VANCOUVER — The mayors of Vancouver and Surrey say they will ask their councils to implement a handgun ban in the cities using powers proposed under newly tabled federal legislation.
The proposed legislation would allow municipalities to ban the weapons through bylaws restricting their possession, storage and transportation.
Prime Minister Justin Trudeau said Tuesday the measures will be backed up with serious penalties to enforce these bylaws, including jail time for people who violate municipal rules.
Vancouver Mayor Kennedy Stewart says the proliferation of handguns poses a great threat to public safety, citing a recent uptick in gang-related shootings and weapons recovered by police.
Mayor Doug McCallum of Surrey says gun violence has been a scourge in the region and he is directing staff to immediately begin work on a bylaw for council approval as quickly as possible.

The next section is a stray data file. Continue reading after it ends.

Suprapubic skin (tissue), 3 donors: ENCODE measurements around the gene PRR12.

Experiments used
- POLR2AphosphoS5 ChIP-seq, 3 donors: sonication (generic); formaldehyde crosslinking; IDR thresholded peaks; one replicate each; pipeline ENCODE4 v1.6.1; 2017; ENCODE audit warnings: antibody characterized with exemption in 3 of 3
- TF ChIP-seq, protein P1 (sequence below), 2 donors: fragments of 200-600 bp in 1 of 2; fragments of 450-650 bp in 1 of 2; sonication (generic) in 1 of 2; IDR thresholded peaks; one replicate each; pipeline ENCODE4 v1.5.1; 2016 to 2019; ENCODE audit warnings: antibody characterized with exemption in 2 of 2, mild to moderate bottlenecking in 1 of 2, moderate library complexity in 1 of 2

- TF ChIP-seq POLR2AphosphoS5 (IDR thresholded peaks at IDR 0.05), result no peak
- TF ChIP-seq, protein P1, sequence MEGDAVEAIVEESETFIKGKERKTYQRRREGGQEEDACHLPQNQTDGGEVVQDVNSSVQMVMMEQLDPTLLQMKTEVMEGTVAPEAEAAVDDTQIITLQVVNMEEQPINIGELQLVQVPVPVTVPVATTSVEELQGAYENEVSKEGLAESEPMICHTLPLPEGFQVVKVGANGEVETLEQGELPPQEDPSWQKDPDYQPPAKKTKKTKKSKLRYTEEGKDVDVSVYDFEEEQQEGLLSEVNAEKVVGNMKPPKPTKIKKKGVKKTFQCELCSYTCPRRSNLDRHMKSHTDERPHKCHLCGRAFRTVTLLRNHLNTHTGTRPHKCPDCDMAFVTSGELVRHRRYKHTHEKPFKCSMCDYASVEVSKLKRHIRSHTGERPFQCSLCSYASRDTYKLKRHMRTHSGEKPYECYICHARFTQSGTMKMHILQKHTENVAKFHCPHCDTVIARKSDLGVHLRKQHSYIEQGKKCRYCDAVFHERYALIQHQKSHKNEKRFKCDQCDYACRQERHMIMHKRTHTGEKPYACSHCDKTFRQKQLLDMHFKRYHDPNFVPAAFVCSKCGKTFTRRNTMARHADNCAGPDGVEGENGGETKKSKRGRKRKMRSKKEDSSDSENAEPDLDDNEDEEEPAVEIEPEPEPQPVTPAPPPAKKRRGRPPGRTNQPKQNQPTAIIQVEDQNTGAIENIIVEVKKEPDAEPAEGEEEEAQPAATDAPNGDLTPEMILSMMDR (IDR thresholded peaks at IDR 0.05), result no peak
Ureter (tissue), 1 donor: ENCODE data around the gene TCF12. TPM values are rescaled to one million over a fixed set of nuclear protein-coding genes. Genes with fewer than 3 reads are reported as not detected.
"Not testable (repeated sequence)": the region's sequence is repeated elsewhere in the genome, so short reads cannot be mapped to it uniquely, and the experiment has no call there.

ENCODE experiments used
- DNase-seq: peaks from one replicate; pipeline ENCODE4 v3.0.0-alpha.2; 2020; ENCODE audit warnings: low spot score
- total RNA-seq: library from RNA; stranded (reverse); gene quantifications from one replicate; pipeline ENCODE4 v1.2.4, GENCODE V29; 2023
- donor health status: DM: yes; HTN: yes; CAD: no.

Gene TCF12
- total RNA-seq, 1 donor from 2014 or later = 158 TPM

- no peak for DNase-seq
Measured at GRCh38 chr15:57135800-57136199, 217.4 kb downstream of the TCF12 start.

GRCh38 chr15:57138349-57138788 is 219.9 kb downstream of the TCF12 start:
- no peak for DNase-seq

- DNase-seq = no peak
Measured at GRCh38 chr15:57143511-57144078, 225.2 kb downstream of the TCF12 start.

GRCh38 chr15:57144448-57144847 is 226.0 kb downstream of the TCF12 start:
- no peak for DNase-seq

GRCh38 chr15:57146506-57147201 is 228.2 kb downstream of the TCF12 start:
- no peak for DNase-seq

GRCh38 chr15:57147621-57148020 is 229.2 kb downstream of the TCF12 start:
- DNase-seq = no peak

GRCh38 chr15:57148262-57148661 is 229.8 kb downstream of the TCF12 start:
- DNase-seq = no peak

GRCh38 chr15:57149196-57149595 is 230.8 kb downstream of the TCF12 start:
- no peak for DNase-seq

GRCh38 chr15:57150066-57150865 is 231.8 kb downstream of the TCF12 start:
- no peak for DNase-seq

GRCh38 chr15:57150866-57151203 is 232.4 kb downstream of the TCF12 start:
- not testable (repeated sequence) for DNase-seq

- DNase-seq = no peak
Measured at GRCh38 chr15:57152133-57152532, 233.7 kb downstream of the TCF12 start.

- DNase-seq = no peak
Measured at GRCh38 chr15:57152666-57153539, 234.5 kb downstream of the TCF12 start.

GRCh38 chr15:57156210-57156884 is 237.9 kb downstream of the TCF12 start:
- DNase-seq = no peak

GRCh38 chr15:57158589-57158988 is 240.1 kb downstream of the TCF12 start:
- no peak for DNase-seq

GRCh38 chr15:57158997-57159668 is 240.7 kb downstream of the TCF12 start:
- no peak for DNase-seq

The provincial government also introduced a new centralized hub for firearms intelligence Tuesday that it says will help suppress organized crime and gun violence.
It says the BC Provincial Forensic Laboratory will increase police capacity to analyze illegal firearms that were used for criminal activity and seized by police.
Stewart says his office will monitor the debate over the federal bill closely as it moves through the House and Senate for any changes that could affect a local bylaw.
"At the earliest opportunity, I will be bringing forward a motion directing staff to prepare a handgun ban bylaw and bring it forward for a vote once this federal legislation is passed," the mayor says in a news release.
McCallum says in a statement that he wholeheartedly supports a handgun ban in his city after a recent surge in shootings and deaths.
There have been several deadly shootings in Metro Vancouver over the last two months, including one in Surrey targeting a 14-year-old boy.
"I want to commend the prime minister for creating new legislation that will give municipalities the ability to ban handguns locally with the added weight of federal penalties, such as criminal sanctions, for those who are caught violating the ban," McCallum says.
This report by The Canadian Press was first published Feb. 16, 2021.
The Canadian Press